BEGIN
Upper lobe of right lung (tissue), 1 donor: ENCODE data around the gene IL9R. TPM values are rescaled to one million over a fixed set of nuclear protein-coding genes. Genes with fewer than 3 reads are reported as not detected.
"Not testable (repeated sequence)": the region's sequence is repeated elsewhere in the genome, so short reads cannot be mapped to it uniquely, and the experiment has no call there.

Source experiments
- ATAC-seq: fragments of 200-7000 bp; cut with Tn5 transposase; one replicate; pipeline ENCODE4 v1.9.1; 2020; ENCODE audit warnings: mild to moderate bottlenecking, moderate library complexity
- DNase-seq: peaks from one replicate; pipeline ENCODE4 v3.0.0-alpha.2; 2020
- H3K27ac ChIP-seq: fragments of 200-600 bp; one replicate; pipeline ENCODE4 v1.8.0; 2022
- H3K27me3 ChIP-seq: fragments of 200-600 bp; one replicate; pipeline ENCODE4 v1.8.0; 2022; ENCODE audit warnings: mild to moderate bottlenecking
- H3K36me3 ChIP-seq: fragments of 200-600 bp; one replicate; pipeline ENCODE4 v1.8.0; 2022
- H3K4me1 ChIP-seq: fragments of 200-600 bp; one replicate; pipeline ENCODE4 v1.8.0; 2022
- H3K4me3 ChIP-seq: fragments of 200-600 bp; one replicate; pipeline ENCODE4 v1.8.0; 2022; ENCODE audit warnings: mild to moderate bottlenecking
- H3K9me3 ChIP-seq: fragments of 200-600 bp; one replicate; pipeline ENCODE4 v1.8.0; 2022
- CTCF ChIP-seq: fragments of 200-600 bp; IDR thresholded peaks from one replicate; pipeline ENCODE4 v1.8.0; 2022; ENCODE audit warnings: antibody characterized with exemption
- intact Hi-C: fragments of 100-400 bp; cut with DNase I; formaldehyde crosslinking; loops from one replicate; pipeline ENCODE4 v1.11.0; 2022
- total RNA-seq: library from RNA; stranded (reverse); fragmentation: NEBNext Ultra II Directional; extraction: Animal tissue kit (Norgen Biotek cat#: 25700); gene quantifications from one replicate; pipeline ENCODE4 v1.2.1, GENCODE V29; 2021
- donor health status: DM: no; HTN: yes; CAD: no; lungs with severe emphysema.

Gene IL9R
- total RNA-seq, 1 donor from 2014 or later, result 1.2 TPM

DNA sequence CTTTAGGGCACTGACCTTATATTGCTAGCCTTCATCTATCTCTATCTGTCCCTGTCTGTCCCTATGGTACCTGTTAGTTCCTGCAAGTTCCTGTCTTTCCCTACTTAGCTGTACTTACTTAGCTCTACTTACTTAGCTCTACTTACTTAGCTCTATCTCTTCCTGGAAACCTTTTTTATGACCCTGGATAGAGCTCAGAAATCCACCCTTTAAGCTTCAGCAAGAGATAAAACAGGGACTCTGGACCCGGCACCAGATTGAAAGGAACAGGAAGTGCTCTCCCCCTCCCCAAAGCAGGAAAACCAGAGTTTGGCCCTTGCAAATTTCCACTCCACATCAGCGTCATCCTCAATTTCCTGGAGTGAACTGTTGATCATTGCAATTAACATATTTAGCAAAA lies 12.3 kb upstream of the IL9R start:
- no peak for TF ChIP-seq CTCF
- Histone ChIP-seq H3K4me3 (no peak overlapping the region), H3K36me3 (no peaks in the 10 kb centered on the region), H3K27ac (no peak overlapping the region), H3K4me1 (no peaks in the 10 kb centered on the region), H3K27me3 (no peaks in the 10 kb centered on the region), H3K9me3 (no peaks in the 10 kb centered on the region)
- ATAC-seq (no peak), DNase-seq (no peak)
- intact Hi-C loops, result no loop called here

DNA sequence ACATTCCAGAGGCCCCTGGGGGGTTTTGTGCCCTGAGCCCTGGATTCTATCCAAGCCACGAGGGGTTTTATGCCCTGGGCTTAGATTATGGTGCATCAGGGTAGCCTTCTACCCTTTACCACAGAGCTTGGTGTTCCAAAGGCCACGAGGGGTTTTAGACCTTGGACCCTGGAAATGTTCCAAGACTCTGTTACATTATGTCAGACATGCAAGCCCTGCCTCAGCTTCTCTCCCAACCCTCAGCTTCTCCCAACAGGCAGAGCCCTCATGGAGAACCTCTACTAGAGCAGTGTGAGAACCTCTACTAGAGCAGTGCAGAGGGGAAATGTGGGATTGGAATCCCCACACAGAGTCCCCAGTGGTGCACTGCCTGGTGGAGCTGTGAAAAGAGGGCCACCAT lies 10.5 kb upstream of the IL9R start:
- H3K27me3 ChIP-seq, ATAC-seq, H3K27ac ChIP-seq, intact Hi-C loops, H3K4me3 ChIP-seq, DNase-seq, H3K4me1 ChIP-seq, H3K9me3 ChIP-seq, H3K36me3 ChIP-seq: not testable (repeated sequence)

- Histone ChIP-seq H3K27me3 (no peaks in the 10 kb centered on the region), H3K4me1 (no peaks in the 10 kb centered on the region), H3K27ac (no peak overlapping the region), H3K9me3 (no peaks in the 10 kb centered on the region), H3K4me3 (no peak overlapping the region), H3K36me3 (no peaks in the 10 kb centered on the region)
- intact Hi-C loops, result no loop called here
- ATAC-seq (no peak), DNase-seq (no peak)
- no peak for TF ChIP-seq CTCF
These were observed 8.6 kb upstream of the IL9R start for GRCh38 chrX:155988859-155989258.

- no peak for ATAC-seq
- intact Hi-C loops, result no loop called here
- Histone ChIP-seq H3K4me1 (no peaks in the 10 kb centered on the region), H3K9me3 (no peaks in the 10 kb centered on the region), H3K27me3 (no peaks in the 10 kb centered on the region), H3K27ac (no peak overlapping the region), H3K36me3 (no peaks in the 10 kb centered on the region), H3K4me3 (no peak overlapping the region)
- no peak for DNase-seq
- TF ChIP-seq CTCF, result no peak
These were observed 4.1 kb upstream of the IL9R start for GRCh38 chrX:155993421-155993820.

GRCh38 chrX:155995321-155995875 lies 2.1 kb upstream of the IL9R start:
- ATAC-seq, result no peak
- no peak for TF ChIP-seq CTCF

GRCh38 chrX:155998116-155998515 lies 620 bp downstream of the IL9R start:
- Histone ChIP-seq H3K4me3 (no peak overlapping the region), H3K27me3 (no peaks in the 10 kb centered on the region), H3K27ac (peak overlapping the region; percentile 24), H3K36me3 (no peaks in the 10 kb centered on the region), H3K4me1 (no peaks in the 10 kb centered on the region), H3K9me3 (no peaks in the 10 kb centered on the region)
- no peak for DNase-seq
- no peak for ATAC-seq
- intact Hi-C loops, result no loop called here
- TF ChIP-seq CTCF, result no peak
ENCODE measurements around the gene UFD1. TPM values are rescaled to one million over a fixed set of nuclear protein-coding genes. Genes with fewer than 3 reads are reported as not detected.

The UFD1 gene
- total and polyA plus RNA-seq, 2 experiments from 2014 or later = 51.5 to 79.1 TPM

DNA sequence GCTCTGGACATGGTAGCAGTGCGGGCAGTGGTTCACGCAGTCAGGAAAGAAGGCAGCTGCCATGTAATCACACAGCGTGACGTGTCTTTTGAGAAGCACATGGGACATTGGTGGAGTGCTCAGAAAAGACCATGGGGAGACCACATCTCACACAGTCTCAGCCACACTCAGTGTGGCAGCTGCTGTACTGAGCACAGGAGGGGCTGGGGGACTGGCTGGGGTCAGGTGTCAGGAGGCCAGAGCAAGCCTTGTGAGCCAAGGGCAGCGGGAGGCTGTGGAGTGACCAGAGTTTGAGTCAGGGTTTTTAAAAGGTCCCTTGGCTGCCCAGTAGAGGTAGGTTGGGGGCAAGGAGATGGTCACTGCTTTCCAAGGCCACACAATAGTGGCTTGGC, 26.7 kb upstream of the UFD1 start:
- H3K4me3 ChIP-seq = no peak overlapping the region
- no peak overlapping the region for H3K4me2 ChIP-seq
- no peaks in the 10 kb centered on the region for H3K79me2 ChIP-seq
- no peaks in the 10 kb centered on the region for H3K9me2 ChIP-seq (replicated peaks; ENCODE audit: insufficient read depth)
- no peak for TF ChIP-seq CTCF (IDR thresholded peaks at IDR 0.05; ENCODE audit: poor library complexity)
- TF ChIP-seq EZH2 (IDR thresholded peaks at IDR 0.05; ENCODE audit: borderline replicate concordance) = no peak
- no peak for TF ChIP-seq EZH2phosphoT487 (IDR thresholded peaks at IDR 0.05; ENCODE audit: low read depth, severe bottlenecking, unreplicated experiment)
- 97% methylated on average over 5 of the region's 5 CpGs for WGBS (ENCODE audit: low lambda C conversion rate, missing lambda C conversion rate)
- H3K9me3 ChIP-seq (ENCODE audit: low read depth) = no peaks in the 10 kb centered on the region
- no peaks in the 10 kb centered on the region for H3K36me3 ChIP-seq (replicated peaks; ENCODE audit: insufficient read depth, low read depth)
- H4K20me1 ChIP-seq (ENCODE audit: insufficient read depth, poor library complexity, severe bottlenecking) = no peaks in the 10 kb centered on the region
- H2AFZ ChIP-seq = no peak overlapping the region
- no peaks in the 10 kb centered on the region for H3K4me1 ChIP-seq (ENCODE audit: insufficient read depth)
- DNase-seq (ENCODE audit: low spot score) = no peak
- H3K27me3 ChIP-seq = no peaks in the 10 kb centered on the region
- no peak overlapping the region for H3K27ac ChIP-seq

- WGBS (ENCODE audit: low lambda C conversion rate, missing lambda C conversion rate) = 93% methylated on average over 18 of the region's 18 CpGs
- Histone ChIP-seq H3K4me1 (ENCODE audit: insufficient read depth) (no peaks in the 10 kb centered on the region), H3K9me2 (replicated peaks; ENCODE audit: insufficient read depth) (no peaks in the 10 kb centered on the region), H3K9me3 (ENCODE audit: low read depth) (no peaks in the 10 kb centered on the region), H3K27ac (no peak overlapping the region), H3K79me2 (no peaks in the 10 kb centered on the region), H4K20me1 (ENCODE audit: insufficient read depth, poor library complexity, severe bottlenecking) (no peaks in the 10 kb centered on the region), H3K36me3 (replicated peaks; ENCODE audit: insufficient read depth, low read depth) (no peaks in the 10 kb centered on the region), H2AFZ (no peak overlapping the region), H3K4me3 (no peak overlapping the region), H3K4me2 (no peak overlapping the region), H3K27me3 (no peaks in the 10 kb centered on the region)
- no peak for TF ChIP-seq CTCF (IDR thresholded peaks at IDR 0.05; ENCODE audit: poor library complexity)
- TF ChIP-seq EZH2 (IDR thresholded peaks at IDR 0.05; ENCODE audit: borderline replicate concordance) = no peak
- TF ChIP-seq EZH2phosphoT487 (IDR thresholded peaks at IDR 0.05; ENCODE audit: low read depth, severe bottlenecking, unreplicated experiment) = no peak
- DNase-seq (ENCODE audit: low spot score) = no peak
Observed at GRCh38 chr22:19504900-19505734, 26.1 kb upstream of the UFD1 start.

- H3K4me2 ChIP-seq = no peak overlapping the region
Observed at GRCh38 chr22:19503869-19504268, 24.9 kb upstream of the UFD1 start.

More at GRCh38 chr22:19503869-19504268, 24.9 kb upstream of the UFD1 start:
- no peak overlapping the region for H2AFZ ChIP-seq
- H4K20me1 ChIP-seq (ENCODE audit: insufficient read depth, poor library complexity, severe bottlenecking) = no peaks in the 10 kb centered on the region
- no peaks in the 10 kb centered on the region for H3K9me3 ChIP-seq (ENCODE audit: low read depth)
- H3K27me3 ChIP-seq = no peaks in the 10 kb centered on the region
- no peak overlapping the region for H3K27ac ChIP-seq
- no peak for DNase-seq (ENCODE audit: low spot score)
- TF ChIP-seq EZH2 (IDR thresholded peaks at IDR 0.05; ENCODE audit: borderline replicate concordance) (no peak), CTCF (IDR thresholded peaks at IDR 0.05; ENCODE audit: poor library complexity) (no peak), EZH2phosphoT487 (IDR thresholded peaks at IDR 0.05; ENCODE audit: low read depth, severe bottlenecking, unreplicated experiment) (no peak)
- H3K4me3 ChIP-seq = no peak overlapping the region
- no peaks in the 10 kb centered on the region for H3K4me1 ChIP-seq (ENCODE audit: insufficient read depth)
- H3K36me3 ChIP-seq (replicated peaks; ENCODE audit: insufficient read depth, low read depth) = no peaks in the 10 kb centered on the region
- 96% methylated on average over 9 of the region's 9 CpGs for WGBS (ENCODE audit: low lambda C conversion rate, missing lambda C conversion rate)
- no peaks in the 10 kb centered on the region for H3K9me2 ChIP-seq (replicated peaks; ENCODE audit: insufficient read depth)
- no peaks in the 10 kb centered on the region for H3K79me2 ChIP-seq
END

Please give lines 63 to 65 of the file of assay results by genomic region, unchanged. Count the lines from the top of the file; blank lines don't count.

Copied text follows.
- H3K27me3 ChIP-seq = no peaks in the 10 kb centered on the region
- no peak overlapping the region for H3K27ac ChIP-seq

- WGBS (ENCODE audit: low lambda C conversion rate, missing lambda C conversion rate) = 93% methylated on average over 18 of the region's 18 CpGs